One disadvantage of single-pane windows is that they don’t shield your home and family from UV rays, so you will feel the heat when it is warmer outside. Despite cranking up the air conditioner, your home may never reach your desired temperature, and you could receive a massive bill for having the air conditioner on all the time.
You use your windows often, and like any other moveable parts, they have a life expectancy that ranges depending on how well you look after them. We recommend evaluating your windows if they are more than 10 years old or even sooner if the warranty is about to expire.
You might think replacing your windows is not a pressing matter, but they are consistently exposed to direct heat and extreme elements. They go through increased strain as time passes. Inspect your windows regularly for signs indicating it is time to replace them.
In addition to offering security when facing ferocious hurricanes and storms, replacing your single-pane windows with impact or hurricane windows provides several other benefits:
The material used to create hurricane windows reduces outside sound interference, so you can enjoy your home without any external distractions. This helps if you work from home or the kids need quiet time to study and is certainly a huge benefit for families overall.
Your family’s safety is a top priority when you choose a house. If an intruder targets your home, you can be assured that it will be difficult for them to break in through your windows. The glass is hard and secured in place so tightly that any attempt to break it will be seen and heard, and they will most likely leave before they get caught.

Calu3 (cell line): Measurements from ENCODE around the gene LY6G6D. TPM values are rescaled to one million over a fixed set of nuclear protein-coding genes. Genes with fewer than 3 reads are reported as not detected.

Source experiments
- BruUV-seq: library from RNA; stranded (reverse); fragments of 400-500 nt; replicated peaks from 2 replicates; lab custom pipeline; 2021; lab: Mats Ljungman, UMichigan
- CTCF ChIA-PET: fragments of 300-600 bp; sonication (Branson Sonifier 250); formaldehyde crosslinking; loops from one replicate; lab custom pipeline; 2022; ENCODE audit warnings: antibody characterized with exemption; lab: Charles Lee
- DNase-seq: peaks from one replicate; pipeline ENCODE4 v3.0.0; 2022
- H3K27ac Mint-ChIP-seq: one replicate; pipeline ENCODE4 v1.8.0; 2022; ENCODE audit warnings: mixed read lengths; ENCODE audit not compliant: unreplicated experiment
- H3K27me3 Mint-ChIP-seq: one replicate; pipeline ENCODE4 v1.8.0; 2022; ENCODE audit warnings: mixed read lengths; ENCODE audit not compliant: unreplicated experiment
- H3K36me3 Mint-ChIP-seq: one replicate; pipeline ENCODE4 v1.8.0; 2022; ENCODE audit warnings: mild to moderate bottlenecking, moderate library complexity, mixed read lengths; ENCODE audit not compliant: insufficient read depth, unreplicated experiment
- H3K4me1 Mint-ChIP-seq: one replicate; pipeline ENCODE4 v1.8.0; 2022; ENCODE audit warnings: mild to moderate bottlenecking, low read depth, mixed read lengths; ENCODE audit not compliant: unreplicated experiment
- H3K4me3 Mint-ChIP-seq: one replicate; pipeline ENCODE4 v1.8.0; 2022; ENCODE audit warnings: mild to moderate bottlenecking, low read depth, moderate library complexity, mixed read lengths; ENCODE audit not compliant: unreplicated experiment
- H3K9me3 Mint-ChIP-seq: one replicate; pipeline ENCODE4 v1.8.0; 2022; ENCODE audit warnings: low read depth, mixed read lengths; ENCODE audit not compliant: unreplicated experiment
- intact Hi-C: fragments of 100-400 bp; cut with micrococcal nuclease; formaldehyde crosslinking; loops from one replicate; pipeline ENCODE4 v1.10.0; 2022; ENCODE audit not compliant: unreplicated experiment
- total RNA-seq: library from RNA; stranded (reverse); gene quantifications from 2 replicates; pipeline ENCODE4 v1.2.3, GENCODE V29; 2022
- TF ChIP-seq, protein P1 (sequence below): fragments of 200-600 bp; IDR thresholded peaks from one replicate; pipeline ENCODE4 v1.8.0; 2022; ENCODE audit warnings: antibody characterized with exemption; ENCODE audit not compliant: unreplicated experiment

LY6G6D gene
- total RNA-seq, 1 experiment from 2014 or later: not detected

The layers of hurricane window glass protect your home against the sun and its harmful UV rays while regulating the temperatures inside so you can enjoy cooler air in the summer and warmer air in the winter. This saves you from overusing your air conditioning or heating system and running up the bill when used excessively.
Insurance companies are more willing to reduce your home insurance costs when you install hurricane windows. Call them for a quote. It might surprise you how much you could save.
Any upgrade to your home’s existing structure will likely increase its value. Since hurricane windows safeguard against potential hurricanes and intruders, you may find your home’s value has gone up if you ever decide to sell your house. The buyer will automatically save on the cost of installing hurricane windows, making it a win-win situation for both parties.
If you’re looking for a Florida window replacement company, look no further. We protect your home the Wright way. Our service is impeccable, and we go above and beyond to ensure your windows fit perfectly so you are left with a clean, secure area once the job is done.
Jason joined Wrights in 2018, and leverages decades of experience as a business leader in both B2C and B2B markets, with a wealth of experience in marketing, management, and technology. Before joining Wrights, Jason had significant Client, Consulting, and Agency experience from blue chips to start-ups – working across national and global roles. Originally from the UK, Jason has executive education from the London School of Economics and Oxford University’s Saïd Business School.